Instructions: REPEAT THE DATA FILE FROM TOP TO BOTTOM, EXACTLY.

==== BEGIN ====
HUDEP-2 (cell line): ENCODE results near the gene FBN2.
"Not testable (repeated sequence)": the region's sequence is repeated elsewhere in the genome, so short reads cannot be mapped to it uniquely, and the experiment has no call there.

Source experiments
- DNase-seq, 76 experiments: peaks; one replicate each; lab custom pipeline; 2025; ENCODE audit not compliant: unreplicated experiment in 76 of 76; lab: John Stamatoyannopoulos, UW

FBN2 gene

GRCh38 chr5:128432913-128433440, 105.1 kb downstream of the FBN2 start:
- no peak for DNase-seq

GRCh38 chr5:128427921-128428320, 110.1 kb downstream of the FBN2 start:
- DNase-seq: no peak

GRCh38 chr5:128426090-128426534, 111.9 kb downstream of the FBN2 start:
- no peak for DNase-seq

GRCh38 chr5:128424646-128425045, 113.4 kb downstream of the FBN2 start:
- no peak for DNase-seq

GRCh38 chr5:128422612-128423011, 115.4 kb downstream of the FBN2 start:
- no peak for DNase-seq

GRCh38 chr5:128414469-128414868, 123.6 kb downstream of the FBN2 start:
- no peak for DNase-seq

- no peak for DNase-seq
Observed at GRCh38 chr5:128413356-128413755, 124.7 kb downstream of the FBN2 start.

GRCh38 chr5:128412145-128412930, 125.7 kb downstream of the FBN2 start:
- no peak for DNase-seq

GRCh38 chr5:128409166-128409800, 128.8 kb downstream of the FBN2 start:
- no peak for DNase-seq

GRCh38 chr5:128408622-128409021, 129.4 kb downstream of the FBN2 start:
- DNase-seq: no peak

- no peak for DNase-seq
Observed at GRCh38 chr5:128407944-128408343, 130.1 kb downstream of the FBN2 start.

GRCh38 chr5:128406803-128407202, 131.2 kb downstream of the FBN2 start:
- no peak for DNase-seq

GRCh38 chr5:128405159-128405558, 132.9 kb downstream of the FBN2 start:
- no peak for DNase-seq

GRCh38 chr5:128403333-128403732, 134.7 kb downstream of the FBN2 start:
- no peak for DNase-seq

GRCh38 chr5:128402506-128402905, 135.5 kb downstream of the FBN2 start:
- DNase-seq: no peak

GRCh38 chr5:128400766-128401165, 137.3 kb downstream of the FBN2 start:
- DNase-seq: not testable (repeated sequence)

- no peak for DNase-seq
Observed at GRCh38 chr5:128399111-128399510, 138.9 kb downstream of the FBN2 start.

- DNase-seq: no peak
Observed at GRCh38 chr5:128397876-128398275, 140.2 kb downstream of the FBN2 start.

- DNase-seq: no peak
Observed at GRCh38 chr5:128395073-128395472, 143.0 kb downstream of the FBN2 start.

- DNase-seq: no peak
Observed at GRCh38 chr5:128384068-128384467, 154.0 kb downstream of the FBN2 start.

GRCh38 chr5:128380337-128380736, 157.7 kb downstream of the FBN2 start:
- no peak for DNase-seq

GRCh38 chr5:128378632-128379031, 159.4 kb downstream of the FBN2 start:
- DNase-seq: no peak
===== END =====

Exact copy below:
HUDEP-2 (cell line): ENCODE results near the gene FBN2.
"Not testable (repeated sequence)": the region's sequence is repeated elsewhere in the genome, so short reads cannot be mapped to it uniquely, and the experiment has no call there.

Source experiments
- DNase-seq, 76 experiments: peaks; one replicate each; lab custom pipeline; 2025; ENCODE audit not compliant: unreplicated experiment in 76 of 76; lab: John Stamatoyannopoulos, UW

FBN2 gene

GRCh38 chr5:128432913-128433440, 105.1 kb downstream of the FBN2 start:
- no peak for DNase-seq

GRCh38 chr5:128427921-128428320, 110.1 kb downstream of the FBN2 start:
- DNase-seq: no peak

GRCh38 chr5:128426090-128426534, 111.9 kb downstream of the FBN2 start:
- no peak for DNase-seq

GRCh38 chr5:128424646-128425045, 113.4 kb downstream of the FBN2 start:
- no peak for DNase-seq

GRCh38 chr5:128422612-128423011, 115.4 kb downstream of the FBN2 start:
- no peak for DNase-seq

GRCh38 chr5:128414469-128414868, 123.6 kb downstream of the FBN2 start:
- no peak for DNase-seq

- no peak for DNase-seq
Observed at GRCh38 chr5:128413356-128413755, 124.7 kb downstream of the FBN2 start.

GRCh38 chr5:128412145-128412930, 125.7 kb downstream of the FBN2 start:
- no peak for DNase-seq

GRCh38 chr5:128409166-128409800, 128.8 kb downstream of the FBN2 start:
- no peak for DNase-seq

GRCh38 chr5:128408622-128409021, 129.4 kb downstream of the FBN2 start:
- DNase-seq: no peak

- no peak for DNase-seq
Observed at GRCh38 chr5:128407944-128408343, 130.1 kb downstream of the FBN2 start.

GRCh38 chr5:128406803-128407202, 131.2 kb downstream of the FBN2 start:
- no peak for DNase-seq

GRCh38 chr5:128405159-128405558, 132.9 kb downstream of the FBN2 start:
- no peak for DNase-seq

GRCh38 chr5:128403333-128403732, 134.7 kb downstream of the FBN2 start:
- no peak for DNase-seq

GRCh38 chr5:128402506-128402905, 135.5 kb downstream of the FBN2 start:
- DNase-seq: no peak

GRCh38 chr5:128400766-128401165, 137.3 kb downstream of the FBN2 start:
- DNase-seq: not testable (repeated sequence)

- no peak for DNase-seq
Observed at GRCh38 chr5:128399111-128399510, 138.9 kb downstream of the FBN2 start.

- DNase-seq: no peak
Observed at GRCh38 chr5:128397876-128398275, 140.2 kb downstream of the FBN2 start.

- DNase-seq: no peak
Observed at GRCh38 chr5:128395073-128395472, 143.0 kb downstream of the FBN2 start.

- DNase-seq: no peak
Observed at GRCh38 chr5:128384068-128384467, 154.0 kb downstream of the FBN2 start.

GRCh38 chr5:128380337-128380736, 157.7 kb downstream of the FBN2 start:
- no peak for DNase-seq

GRCh38 chr5:128378632-128379031, 159.4 kb downstream of the FBN2 start:
- DNase-seq: no peak